Addictions in one form or other affect millions of people in this country. Scientists are just now beginning to understand why some people fall so easily into using addictive substances while others can literally take them or leave them. If you’ve ever had an addiction to a drug, alcohol, nicotine, caffeine, sugar, or other food, you know how hard it can be to give it up.
The word “addiction” is usually used to describe a dependency on cigarettes, alcohol or drugs. But the term can also be used to describe certain forms of behavior. For example… gambling or sexual activity. People can also be addicted to foods.
Many people who don’t have a drug or alcohol problem or smoking addiction might not be so quick to accept the idea that they are hooked on caffeine, sugar, or carbohydrates. According to the book “Alternative Medicine” by the Burton Goldberg Group, addiction can be defined as any physical or psychological dependence which negatively impacts a person’s life. Obsessions for foods are not nearly as powerful as for drugs, alcohol or other addictive substances. But if we find that any food begins to govern our behavior (cravings), or if we experience a physical or an emotional discomfort if we don’t have a food, we’re probably hooked. The easiest way to tell if you have an addiction to a food is to give it up, cold turkey for a week. If you’re addicted to it, the cravings for it will be very strong.
There is a neurotransmitter in the brain called dopamine that is the common thread in all kinds of addictive behavior. Dopamine, along with seratonin, is one of the neurotransmitters in the brain that effects our moods. Seratonin gives us a feeling of satisfaction and a sense that everything is okay (Prozac is an antidepressant that is a seratonin stimulator). Dopamine not only makes us feel more alert, but it also is involved in feelings of pleasure and elation. Some researchers believe that dopamine is in short supply in the brains of people who are easily addicted. Addictive substances such as caffeine, alcohol, nicotine and other drugs increase the level of dopamine in the brain.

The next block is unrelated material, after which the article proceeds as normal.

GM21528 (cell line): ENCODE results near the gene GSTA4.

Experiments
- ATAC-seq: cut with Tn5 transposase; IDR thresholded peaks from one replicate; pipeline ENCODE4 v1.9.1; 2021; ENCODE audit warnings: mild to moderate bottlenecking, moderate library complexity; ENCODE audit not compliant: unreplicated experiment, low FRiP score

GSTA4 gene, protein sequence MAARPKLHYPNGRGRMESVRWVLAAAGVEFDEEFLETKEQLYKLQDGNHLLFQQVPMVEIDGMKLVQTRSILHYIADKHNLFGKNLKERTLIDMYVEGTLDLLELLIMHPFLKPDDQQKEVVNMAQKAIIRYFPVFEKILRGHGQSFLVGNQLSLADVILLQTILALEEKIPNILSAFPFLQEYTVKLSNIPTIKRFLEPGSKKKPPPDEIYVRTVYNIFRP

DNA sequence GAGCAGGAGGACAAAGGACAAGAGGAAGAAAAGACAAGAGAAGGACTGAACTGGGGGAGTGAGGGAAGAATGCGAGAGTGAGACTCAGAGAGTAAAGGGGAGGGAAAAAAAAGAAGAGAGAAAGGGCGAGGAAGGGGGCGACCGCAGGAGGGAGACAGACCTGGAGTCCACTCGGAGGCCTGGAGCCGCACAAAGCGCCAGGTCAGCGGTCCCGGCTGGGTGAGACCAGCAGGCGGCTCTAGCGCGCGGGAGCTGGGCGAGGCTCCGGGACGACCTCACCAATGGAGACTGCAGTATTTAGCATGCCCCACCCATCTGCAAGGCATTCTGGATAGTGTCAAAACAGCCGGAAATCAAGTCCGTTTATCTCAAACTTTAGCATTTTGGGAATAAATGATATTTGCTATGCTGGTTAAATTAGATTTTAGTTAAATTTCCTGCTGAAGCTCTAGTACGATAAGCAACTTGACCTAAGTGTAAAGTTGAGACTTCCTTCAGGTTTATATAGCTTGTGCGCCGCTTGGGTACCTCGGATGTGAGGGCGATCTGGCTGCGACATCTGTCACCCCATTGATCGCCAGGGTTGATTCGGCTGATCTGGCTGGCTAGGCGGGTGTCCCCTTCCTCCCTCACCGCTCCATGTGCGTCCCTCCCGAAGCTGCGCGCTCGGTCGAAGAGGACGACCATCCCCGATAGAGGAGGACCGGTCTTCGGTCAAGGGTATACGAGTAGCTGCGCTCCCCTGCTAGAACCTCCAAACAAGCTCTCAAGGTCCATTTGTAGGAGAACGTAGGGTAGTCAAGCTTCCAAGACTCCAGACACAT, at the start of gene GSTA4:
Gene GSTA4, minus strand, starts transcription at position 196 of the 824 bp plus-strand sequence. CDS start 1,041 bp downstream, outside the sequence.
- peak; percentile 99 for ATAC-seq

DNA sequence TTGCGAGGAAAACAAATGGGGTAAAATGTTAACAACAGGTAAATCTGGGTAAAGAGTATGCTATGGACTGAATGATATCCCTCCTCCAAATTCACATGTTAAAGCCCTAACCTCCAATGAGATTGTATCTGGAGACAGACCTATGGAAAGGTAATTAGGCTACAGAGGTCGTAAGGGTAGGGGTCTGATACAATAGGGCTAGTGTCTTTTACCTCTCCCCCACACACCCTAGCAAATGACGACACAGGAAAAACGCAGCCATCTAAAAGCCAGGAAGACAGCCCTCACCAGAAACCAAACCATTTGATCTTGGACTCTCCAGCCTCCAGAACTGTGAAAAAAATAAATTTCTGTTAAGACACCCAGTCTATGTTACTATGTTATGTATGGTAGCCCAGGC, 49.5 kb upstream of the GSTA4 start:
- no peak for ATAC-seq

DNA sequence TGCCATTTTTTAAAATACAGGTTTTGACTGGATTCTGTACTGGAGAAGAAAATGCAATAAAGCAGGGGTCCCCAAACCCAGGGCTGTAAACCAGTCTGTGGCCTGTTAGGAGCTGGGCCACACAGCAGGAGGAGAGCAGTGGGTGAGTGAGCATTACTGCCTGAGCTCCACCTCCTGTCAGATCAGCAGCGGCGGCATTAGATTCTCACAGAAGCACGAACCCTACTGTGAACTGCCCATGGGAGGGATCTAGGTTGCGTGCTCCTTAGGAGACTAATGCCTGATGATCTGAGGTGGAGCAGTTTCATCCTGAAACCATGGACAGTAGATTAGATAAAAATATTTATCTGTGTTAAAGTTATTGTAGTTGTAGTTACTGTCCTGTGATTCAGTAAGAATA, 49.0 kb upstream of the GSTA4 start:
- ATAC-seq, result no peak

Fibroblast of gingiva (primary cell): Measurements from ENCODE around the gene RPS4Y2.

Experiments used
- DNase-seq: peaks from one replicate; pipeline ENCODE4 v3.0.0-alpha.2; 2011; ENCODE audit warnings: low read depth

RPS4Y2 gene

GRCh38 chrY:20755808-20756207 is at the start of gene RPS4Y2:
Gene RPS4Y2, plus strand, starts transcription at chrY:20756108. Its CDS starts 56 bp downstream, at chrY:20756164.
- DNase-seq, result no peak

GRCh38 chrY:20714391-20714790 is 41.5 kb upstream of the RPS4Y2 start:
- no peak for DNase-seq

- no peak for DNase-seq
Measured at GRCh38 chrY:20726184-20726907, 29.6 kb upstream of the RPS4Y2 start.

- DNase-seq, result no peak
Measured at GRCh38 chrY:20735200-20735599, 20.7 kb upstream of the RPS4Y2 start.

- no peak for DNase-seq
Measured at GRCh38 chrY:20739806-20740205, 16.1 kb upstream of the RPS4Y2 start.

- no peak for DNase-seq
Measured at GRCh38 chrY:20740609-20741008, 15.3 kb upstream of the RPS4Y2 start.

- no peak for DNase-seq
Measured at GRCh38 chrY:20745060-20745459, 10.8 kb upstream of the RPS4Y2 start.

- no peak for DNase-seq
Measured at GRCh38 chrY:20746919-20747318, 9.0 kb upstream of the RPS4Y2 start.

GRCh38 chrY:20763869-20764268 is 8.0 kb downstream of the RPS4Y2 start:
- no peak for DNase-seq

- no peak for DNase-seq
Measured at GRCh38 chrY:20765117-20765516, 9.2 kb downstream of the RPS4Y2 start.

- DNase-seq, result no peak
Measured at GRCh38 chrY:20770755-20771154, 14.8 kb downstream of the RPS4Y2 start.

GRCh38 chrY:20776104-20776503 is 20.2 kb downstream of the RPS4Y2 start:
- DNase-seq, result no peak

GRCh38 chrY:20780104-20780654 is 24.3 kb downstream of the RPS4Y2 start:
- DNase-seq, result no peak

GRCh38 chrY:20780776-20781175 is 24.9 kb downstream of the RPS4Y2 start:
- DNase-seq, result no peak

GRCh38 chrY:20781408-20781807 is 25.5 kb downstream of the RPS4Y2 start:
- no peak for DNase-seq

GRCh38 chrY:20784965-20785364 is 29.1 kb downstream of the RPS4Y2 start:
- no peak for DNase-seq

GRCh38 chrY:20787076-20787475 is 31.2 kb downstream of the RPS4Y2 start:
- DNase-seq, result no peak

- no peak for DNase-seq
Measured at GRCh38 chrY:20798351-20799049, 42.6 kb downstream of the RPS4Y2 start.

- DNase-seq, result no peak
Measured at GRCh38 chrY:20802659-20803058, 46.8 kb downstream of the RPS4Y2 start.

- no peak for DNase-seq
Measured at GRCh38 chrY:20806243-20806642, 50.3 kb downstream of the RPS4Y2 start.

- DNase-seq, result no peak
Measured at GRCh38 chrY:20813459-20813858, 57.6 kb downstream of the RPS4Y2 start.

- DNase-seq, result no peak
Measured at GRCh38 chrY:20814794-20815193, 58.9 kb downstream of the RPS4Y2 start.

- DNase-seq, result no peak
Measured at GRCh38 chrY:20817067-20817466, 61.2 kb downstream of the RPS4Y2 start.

There is a theory that basically states that if there is a dopamine imbalance or deficiency, a person will be more at risk for addictive behavior. Several addictive substances (heroine, amphetamines, cocaine, marijuana), all of which promote increased levels of dopamine in the brain, are used by a relatively small number of people and three others (alcohol, nicotine, and caffeine) are used by over 100 million people every month.